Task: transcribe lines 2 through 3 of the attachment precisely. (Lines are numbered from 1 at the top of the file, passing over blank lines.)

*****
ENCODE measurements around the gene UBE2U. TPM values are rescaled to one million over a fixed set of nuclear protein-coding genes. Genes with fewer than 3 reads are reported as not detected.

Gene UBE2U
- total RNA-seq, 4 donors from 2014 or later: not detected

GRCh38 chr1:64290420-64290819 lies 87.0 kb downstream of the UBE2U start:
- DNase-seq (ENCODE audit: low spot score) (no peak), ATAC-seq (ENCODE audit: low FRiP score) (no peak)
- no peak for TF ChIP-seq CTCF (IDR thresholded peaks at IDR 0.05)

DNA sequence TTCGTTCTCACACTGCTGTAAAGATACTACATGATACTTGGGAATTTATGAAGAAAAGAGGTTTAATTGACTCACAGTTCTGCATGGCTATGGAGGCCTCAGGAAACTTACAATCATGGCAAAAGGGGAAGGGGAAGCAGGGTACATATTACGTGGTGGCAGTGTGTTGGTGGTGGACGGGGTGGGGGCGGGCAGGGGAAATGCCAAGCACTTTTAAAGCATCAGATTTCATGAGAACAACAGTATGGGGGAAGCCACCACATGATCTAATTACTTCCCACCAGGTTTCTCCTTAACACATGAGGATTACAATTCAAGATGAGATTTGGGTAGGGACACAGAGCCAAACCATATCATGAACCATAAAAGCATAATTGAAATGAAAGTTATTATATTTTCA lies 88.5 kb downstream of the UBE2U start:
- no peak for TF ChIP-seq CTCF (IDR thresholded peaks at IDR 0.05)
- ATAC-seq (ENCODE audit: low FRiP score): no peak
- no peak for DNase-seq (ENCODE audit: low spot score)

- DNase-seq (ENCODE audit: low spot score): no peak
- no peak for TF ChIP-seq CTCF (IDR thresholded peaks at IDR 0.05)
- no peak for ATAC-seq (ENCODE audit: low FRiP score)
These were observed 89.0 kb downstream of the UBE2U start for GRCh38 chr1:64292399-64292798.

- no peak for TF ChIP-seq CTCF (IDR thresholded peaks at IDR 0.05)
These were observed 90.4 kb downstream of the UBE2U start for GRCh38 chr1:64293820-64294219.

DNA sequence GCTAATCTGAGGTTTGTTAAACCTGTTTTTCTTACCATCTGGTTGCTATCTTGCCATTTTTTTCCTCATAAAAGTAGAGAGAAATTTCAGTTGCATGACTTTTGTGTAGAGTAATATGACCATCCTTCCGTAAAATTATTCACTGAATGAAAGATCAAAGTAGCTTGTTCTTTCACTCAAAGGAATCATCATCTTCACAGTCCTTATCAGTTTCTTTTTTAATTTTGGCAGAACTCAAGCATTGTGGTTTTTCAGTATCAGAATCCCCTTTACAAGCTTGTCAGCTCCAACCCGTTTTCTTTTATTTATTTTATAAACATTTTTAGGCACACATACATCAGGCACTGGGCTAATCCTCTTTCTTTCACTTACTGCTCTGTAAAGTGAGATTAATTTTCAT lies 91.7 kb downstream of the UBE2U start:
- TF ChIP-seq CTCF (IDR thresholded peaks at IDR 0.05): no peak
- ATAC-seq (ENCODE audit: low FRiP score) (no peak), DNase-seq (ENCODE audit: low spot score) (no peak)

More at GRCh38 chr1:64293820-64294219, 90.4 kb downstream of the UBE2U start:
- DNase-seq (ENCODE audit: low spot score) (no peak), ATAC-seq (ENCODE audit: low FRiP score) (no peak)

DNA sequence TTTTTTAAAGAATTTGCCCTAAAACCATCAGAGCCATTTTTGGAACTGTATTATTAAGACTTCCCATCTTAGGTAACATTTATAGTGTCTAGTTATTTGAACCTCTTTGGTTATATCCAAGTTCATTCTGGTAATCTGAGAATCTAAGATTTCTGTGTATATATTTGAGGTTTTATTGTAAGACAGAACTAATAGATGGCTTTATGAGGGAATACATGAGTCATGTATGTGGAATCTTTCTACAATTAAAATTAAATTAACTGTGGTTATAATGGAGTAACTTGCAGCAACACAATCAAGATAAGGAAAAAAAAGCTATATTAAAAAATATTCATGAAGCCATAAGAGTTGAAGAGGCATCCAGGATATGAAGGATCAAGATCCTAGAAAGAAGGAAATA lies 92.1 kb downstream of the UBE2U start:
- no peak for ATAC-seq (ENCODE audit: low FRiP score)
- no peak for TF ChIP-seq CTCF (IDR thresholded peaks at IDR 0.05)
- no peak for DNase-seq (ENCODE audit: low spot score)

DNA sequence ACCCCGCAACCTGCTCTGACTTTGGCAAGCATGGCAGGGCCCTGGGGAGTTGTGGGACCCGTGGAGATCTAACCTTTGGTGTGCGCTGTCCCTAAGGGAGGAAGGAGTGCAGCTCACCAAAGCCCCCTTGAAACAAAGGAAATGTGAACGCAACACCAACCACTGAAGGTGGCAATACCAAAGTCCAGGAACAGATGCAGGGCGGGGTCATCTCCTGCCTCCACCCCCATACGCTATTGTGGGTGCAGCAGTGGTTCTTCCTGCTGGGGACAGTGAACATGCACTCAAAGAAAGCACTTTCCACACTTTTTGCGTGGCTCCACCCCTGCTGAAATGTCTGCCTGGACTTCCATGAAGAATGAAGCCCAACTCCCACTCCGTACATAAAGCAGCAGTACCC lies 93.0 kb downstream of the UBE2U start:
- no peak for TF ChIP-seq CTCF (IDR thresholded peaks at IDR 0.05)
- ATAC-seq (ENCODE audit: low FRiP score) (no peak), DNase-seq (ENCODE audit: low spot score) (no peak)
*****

Gene UBE2U
- total RNA-seq, 4 donors from 2014 or later: not detected